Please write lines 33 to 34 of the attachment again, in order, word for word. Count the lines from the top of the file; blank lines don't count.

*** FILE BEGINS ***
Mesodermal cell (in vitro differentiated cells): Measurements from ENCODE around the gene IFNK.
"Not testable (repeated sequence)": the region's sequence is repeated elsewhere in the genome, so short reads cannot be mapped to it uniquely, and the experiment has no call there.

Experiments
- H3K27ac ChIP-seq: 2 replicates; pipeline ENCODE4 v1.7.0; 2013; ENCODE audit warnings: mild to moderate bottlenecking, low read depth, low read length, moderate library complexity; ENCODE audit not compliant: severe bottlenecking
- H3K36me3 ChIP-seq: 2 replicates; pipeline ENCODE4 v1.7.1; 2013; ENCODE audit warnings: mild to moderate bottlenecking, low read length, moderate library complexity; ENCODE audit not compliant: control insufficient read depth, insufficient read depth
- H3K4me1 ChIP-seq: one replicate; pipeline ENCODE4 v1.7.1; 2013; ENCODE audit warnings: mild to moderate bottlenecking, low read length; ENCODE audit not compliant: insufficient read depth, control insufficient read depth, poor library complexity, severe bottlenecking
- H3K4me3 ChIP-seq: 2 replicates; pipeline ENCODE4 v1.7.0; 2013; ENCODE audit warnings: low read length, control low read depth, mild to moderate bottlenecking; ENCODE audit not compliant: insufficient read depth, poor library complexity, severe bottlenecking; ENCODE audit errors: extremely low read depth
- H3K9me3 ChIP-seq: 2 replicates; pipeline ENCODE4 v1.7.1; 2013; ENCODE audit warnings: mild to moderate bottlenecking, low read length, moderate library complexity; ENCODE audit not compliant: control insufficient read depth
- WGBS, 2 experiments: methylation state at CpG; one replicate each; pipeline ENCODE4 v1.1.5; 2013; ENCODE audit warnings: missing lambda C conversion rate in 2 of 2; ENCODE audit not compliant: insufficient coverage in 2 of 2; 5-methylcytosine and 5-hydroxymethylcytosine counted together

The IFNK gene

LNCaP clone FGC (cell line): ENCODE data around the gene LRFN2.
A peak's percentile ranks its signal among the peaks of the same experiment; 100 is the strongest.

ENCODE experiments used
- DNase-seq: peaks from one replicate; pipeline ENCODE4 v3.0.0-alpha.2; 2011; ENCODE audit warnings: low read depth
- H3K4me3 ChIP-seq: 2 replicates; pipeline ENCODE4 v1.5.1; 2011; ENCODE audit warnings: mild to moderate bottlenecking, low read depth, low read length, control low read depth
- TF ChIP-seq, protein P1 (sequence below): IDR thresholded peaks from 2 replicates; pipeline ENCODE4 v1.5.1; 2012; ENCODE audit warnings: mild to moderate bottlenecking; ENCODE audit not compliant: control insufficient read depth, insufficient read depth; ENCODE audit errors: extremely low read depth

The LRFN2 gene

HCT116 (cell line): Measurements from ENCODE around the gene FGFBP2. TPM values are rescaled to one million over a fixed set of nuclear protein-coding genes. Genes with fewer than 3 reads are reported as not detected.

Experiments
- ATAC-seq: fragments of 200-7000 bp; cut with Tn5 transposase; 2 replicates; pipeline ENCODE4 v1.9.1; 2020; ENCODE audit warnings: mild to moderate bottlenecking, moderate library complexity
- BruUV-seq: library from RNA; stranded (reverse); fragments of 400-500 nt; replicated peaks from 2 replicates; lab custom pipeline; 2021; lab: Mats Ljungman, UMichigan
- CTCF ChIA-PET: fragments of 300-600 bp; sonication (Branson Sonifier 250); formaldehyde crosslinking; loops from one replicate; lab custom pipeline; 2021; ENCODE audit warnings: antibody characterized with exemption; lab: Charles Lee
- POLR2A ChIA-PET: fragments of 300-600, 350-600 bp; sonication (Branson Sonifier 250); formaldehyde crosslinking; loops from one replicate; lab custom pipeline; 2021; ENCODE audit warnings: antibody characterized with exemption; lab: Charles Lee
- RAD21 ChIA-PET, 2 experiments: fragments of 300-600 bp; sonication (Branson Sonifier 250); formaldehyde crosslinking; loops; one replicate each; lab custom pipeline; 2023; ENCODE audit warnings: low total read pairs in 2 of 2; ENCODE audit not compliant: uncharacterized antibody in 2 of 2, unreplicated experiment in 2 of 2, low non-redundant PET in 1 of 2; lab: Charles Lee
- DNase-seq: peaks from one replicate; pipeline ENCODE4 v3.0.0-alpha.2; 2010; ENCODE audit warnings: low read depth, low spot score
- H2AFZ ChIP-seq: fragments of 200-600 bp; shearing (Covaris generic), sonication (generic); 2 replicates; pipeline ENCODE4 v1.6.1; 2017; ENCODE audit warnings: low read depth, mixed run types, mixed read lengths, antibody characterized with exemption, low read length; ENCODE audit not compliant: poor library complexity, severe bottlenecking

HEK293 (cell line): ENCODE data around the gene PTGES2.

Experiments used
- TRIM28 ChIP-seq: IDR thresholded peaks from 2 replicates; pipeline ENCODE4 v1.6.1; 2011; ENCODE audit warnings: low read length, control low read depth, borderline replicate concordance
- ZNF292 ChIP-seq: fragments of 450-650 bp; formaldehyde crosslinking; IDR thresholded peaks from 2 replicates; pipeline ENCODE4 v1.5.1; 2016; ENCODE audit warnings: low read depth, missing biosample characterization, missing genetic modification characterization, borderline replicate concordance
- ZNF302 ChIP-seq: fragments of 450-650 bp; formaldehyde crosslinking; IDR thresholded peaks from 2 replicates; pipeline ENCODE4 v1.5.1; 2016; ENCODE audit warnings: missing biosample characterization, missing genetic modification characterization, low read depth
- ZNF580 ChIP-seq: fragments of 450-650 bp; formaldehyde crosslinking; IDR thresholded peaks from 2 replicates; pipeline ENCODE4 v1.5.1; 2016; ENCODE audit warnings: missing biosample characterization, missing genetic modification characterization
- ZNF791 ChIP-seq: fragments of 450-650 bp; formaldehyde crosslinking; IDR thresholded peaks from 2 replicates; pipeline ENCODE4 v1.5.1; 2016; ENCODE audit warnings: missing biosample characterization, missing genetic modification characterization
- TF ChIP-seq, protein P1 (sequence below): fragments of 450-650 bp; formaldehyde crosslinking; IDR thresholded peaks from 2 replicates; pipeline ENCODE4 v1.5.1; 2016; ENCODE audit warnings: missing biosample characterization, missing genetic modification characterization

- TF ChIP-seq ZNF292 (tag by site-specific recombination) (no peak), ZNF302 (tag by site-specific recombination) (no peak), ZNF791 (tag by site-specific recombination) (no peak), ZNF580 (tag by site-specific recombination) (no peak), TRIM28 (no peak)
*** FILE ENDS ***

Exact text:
- ZNF791 ChIP-seq: fragments of 450-650 bp; formaldehyde crosslinking; IDR thresholded peaks from 2 replicates; pipeline ENCODE4 v1.5.1; 2016; ENCODE audit warnings: missing biosample characterization, missing genetic modification characterization
- TF ChIP-seq, protein P1 (sequence below): fragments of 450-650 bp; formaldehyde crosslinking; IDR thresholded peaks from 2 replicates; pipeline ENCODE4 v1.5.1; 2016; ENCODE audit warnings: missing biosample characterization, missing genetic modification characterization